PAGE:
Skydivers and mountain bikers should have to pay a tax to recreate in Grand County, according to one official.
The subject was discussed on Monday, Aug. 6, at the Grand County Airport Board meeting.
Howard Trenholme is the Moab Area Travel Council Chair and representative for the travel council on the Grand County Airport Board.
During the public meeting, Trenholme asked whether taxes are collected from skydivers who use the airport for their jump flights.
“What kind of taxes are collected on all of these activities? … is there a tourism tax at the airport?” Trenholme asked.
Grand County Airport Director Judd Hill said the recreational businesses, like skydiving, do pay sales taxes, but an additional tourism tax is not imposed on recreational activities at the airport.
“That should mean it should be considered a tax for the county, that should be applied to recreational jumps, that’s a tourism activity,” Trenholme said.
Trenholme was referring to the Tourism, Recreation, Culture and Convention Facilities Tax (TRCC).
“I don’t know how you’re going to do that,” said Rory Paxman, the Grand County Council member who serves on the airport board. “It’s like bikes, and we don’t tax biking.”
“I know that tax is applied to any sort of recreation activity,” Trenholme said. “and if it’s not, maybe we should suggest it’s got to start being collected because that’s in the county, too.”
Trenholme, who owns Red Rock Bakery, said, “For example, the sales tax is applied to me as a business owner, but there’s also a restaurant tax. If you’re a lodging outfit, you pay sales tax, but you also pay lodging tax. So, if you’re a tourism recreational activity, you should be paying that TRCC tax in addition to sales tax, or collecting it on behalf of the county. The customer pays the tax.”
From the other side of the room, Skydive Moab co-owner Keith MacBeth spoke up and said, “I don’t like that idea.”
MacBeth said Skydive Moab hasn’t raised its prices in years.
“The price for skydiving has been the same around the country for the last 15 years,” MacBeth said.
MacBeth said that if he were to raise the skydiving prices, he thinks it would cause some people to stay closer to home to skydive, or go someplace else.
“If they have to spend on the gas, it’s going to cost them an extra $100 bucks, so they would probably rather jump in Salt Lake if my price was more,” MacBeth said. “The people who are coming here are already spending a lot because this is a tourist town, so why try to get more? It just seems greedy.”
Hill, MacBeth and the other airport board members all said after the meeting concluded that it was the first they had heard anything about imposing a recreational tax on skydivers.
“This is a future consideration item,” Trenholme clarified. “My feeling is there are a lot of recreational activities around here that are not collected to the same extent as say, lodging, the restaurants, car rentals. There is supposed to be a tax on all of these.”
Hill said he supports the idea to impose the additional recreational tax.
“It would fall under the TRCC tax … it would be an extra tax. I like the idea of it from the perspective that it doesn’t cost (business owners) money to do, so it goes to the customers,” Hill said.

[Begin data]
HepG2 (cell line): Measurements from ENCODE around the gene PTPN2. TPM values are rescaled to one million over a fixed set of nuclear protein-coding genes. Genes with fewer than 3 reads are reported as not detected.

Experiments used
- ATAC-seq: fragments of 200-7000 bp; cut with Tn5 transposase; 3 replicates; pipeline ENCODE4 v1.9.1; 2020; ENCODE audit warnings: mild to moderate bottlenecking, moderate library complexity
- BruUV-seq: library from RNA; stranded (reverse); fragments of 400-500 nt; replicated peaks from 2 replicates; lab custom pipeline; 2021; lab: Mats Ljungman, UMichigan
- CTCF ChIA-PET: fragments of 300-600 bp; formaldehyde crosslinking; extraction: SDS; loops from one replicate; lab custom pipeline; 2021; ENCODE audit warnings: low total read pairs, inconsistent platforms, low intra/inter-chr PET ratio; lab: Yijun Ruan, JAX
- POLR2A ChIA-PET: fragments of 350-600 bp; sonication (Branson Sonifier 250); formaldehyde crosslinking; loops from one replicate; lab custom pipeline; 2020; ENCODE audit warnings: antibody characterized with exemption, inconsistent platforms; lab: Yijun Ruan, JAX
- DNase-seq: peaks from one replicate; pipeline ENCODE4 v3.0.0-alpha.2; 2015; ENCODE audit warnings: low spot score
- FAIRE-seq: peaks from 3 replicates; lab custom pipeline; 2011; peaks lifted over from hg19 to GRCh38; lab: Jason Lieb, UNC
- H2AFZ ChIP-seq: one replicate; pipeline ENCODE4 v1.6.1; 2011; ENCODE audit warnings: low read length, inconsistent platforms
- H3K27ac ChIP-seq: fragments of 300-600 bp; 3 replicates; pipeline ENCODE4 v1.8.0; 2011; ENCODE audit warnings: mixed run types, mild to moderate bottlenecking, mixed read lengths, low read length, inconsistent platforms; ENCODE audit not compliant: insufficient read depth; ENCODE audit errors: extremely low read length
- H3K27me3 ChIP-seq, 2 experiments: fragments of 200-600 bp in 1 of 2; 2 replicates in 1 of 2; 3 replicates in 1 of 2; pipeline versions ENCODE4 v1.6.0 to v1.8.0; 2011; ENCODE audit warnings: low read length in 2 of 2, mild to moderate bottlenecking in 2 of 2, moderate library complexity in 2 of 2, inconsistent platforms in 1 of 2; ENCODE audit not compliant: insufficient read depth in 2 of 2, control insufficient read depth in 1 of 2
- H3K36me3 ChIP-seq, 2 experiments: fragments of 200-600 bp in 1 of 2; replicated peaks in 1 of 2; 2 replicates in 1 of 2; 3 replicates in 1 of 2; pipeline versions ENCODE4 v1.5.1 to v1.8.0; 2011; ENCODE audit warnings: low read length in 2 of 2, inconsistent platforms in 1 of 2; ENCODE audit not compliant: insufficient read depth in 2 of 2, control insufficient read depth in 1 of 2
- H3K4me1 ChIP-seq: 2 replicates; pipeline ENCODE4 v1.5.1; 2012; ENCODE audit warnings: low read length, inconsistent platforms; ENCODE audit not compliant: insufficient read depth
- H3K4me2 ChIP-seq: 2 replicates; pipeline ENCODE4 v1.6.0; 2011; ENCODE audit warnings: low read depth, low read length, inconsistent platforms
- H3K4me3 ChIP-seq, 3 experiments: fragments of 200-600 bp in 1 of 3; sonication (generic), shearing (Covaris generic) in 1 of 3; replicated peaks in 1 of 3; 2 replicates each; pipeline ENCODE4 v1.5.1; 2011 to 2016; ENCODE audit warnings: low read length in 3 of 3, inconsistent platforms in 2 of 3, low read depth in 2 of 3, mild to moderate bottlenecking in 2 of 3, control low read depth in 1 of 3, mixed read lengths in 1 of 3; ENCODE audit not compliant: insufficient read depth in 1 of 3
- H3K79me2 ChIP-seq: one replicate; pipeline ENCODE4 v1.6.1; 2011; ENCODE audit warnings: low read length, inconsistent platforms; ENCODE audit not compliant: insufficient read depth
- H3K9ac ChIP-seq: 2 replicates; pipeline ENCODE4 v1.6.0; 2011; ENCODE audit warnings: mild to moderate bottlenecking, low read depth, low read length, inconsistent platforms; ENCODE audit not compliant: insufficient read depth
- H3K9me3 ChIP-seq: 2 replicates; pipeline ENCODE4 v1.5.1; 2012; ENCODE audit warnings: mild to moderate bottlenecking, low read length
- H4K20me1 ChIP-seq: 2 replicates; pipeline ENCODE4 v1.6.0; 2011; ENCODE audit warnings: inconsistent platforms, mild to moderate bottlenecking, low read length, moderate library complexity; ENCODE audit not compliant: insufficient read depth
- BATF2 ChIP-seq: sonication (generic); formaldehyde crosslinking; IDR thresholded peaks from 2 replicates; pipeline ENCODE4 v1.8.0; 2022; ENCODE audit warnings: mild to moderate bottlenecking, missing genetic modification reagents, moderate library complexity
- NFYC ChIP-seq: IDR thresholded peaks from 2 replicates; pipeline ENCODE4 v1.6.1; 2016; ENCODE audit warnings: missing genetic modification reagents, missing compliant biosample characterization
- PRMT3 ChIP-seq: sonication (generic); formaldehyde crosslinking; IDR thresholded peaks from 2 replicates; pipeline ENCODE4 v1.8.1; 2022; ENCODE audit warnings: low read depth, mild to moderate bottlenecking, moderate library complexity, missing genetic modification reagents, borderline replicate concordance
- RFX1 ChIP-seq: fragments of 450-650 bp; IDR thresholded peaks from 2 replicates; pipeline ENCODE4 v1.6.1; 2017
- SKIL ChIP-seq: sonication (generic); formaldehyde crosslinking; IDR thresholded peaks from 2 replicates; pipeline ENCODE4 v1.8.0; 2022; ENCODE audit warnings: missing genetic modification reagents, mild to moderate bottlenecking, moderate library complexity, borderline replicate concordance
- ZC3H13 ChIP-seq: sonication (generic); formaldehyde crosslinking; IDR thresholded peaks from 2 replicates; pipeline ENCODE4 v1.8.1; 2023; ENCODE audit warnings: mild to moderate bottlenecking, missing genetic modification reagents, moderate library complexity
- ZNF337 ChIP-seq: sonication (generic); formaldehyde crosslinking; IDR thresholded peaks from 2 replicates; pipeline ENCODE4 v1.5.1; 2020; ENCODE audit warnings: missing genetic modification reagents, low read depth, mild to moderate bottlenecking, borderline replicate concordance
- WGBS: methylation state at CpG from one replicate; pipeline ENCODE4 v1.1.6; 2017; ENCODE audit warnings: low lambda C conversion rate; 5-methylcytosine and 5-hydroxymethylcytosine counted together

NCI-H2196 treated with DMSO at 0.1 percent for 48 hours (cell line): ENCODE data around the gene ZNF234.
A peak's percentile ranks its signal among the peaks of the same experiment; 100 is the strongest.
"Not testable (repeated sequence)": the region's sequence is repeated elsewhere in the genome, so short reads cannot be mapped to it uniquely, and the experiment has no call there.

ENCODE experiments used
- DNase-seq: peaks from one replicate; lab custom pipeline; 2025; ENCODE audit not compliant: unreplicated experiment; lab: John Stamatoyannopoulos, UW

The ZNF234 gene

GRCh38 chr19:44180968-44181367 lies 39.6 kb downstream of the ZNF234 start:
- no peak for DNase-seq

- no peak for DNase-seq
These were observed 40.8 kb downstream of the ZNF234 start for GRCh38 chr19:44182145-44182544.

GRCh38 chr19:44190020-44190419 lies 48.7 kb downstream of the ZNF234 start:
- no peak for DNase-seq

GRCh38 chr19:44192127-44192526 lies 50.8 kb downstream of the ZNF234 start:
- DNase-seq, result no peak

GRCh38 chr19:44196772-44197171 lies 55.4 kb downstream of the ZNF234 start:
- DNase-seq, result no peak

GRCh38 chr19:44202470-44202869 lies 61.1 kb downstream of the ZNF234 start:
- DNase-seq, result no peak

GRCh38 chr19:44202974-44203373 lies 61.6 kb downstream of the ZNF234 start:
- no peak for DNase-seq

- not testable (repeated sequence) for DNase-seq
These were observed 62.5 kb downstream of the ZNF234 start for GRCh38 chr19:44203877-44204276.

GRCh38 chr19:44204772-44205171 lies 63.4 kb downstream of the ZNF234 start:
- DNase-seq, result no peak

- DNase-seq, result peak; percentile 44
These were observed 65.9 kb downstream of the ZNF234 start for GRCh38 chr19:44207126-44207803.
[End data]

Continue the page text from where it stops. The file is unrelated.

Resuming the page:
According to Skydive Moab’s records with the airport, 5,950 skydiving jumps were made in May, June and July.
There was no idea as to what the recreational tax rate might be, if it were to be imposed. That tax rate would likely be determined by the Utah Lieutenant Governor’s Office of the Legislative Auditor General, according to the Utah State Auditor.
But Paxman also shared MacBeth’s feeling that imposing additional taxes on people who come to Grand County for recreation could hurt the tourism economy.
“It comes to a point where it’s like, we have to figure out what we’re doing. The tax, we could do that at the bike path, we could charge people to park there. There’s so many things we could do, but where do we need to stop it?” Paxman said. “If we just keep taxing and taxing it’s going to make people not want to come here. That’s the only income right now, is basically tourism, so if you take that away, what do we do?”
Hill said that if a tax on recreational activities at the airport were collected, it would not be collected from the airport itself, but from the individual business owners who operate and lease space at the airport.
“Taxes, fees, whatnot, it’s one of our grant assurances, money made at the airport belongs to the airport. You can’t have revenue diversion,” Hill said.
MacBeth said he wouldn’t have a problem with paying the TRCC tax if it were imposed, because he “plays by the rules,” but said he wonders what would be taxed next. When one of his skydiving customers brings two or three people with them to Moab, each of those people go into town and spend an average of about $120 a day, he said.
“They’re spending a lot of money here,” MacBeth said. “Are you going to tax bathrooms, are you going to tax to go on BLM trails? What else are you going to tax?”
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“If we just keep taxing and taxing it’s going to make people not want to come here. That’s the only income right now, is basically tourism, so if you take that away, what do we do?”